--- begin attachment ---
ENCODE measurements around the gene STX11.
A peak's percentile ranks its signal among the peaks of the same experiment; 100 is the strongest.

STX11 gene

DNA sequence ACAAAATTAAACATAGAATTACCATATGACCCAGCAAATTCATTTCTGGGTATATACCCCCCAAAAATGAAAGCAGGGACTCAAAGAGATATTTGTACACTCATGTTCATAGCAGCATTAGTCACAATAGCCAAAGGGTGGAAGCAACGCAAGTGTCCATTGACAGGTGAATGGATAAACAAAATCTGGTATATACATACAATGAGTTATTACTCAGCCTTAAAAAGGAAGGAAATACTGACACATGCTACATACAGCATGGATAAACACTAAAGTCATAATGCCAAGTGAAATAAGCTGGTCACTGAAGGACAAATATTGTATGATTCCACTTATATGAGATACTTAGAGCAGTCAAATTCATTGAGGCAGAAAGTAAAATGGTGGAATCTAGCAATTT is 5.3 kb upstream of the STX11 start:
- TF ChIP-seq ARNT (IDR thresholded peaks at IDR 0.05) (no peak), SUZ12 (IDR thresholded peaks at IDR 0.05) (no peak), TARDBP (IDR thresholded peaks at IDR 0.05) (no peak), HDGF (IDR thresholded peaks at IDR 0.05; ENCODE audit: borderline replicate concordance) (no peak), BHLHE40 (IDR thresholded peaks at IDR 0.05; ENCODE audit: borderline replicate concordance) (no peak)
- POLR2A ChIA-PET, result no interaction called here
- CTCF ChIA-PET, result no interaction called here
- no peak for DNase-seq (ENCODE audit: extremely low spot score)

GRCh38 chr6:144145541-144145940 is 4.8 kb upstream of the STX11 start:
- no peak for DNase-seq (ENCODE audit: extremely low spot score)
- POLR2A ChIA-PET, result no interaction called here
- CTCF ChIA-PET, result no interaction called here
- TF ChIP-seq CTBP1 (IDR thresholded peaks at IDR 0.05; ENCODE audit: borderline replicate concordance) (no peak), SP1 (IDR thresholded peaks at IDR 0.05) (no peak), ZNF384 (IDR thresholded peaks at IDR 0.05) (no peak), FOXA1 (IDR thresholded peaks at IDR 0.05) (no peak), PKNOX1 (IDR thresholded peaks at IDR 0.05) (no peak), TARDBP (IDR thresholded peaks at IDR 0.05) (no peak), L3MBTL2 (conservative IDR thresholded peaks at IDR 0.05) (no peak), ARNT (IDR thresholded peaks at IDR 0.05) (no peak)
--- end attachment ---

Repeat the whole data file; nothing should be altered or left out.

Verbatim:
ENCODE measurements around the gene STX11.
A peak's percentile ranks its signal among the peaks of the same experiment; 100 is the strongest.

STX11 gene

DNA sequence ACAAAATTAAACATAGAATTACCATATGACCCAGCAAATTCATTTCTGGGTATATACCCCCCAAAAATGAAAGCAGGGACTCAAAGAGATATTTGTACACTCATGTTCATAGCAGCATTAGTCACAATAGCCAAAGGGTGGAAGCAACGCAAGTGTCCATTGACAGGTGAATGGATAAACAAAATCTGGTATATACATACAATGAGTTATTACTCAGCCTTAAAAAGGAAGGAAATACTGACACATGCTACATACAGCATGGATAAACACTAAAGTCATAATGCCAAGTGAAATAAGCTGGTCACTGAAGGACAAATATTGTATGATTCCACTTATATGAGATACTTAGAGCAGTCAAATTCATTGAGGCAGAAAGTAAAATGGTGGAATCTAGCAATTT is 5.3 kb upstream of the STX11 start:
- TF ChIP-seq ARNT (IDR thresholded peaks at IDR 0.05) (no peak), SUZ12 (IDR thresholded peaks at IDR 0.05) (no peak), TARDBP (IDR thresholded peaks at IDR 0.05) (no peak), HDGF (IDR thresholded peaks at IDR 0.05; ENCODE audit: borderline replicate concordance) (no peak), BHLHE40 (IDR thresholded peaks at IDR 0.05; ENCODE audit: borderline replicate concordance) (no peak)
- POLR2A ChIA-PET, result no interaction called here
- CTCF ChIA-PET, result no interaction called here
- no peak for DNase-seq (ENCODE audit: extremely low spot score)

GRCh38 chr6:144145541-144145940 is 4.8 kb upstream of the STX11 start:
- no peak for DNase-seq (ENCODE audit: extremely low spot score)
- POLR2A ChIA-PET, result no interaction called here
- CTCF ChIA-PET, result no interaction called here
- TF ChIP-seq CTBP1 (IDR thresholded peaks at IDR 0.05; ENCODE audit: borderline replicate concordance) (no peak), SP1 (IDR thresholded peaks at IDR 0.05) (no peak), ZNF384 (IDR thresholded peaks at IDR 0.05) (no peak), FOXA1 (IDR thresholded peaks at IDR 0.05) (no peak), PKNOX1 (IDR thresholded peaks at IDR 0.05) (no peak), TARDBP (IDR thresholded peaks at IDR 0.05) (no peak), L3MBTL2 (conservative IDR thresholded peaks at IDR 0.05) (no peak), ARNT (IDR thresholded peaks at IDR 0.05) (no peak)